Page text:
UK Gov to crack down on misleading marketing online

Sarah Cardell, CEO of the UK Competition and Markets Authority (CMA), described this as a โ€œflagship billโ€ with the potential to be a โ€œwatershed momentโ€, expanding the CMAโ€™s consumer law enforcement powers and introducing a new regulatory regime for digital markets in the UK. It is expected to come into force in the fall of 2024.

The bill, which comes five years after theย Report of the Digital Competition Expert Panelโ€‹ย concluded that digital markets required a new approach,ย introduces an administrative enforcement model which allows the CMA (rather than the courts) to determine directly whether consumer laws have been breached and impose penalties of up to 10% of a company’s global turnover.

The Advertising Standards Authority (ASA) is currently in charge of investigating cases of malpractice when it comes to online marketing and communications andย has called out a number of companies for misleading posts and unsubstantiated health claims.ย Most recently, it called out the CBD oils, edibles and beauty brand Supreme CBDโ€‹ after its founder and ambassadors promoted products on social media without making any indication of their commercial relationship to the brand.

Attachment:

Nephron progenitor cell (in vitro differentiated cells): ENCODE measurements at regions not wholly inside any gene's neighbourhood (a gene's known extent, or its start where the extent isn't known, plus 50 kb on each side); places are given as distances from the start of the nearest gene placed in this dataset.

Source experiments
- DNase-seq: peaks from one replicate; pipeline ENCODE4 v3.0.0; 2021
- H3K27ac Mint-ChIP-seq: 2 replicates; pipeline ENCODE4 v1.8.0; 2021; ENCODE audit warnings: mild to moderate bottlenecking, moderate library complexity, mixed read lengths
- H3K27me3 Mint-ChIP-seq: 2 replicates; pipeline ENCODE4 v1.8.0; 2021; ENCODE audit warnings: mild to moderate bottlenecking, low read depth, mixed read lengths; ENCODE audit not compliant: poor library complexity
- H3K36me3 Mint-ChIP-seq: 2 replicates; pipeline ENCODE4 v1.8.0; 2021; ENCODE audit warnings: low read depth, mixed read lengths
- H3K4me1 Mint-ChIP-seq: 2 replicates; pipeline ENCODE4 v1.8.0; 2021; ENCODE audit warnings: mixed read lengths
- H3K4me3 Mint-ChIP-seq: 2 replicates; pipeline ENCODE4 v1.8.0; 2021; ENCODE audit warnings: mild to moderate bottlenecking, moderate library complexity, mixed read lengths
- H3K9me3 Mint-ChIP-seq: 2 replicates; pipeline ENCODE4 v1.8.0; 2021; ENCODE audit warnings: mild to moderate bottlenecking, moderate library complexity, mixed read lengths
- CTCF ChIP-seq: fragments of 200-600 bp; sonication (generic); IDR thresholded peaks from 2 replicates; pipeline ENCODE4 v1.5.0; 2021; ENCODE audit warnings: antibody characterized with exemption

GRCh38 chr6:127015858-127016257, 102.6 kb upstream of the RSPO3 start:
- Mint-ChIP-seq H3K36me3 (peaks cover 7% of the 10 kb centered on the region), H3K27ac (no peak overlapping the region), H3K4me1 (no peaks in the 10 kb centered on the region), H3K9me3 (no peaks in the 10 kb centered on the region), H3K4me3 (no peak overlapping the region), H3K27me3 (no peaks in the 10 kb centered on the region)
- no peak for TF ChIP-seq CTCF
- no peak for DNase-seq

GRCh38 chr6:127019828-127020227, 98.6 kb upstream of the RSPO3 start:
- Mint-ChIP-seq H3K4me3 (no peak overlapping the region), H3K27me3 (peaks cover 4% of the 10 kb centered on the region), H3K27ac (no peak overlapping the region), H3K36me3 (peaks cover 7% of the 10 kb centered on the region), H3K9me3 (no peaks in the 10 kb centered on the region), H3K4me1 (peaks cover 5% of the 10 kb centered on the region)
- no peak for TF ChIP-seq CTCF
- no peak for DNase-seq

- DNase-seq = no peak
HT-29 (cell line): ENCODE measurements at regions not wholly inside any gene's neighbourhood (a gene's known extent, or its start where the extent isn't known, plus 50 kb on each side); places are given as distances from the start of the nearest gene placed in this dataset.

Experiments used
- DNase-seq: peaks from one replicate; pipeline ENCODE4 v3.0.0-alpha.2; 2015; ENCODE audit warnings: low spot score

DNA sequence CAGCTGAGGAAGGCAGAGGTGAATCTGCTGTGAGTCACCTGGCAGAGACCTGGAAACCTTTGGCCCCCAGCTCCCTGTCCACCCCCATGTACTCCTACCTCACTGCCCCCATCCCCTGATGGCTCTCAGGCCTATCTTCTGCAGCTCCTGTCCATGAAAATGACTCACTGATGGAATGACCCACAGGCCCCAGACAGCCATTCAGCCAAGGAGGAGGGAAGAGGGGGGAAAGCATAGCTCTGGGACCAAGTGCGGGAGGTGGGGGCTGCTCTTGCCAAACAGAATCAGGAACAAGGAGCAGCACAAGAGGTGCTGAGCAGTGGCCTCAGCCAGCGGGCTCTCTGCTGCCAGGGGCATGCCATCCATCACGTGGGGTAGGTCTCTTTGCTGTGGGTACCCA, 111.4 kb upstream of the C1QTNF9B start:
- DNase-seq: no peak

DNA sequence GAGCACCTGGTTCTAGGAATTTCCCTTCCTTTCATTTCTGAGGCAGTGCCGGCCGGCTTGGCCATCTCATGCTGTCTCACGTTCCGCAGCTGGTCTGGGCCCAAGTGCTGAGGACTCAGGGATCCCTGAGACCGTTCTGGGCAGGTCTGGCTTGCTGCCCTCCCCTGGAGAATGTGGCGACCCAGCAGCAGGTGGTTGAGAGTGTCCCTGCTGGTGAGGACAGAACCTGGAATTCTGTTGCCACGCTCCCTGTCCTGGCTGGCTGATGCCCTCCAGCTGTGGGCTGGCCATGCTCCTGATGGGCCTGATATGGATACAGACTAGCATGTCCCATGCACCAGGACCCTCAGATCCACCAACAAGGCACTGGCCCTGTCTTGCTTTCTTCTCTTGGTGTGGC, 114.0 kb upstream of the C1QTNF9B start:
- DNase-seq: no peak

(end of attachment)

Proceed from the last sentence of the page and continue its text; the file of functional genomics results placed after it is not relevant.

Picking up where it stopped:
However the ASAโ€™s authority only permits it to hand out warnings and request companies cease non-compliant practices, with no powers to enforce change or issue penalties.

Mark Tallon, chief executive officer at Legal Products Group Ltd, said this new bill will have a significant impact for the functional food and supplements industry, especially with regards to misleading green claimsโ€‹, fake reviews, subscription services and influencer promotions.



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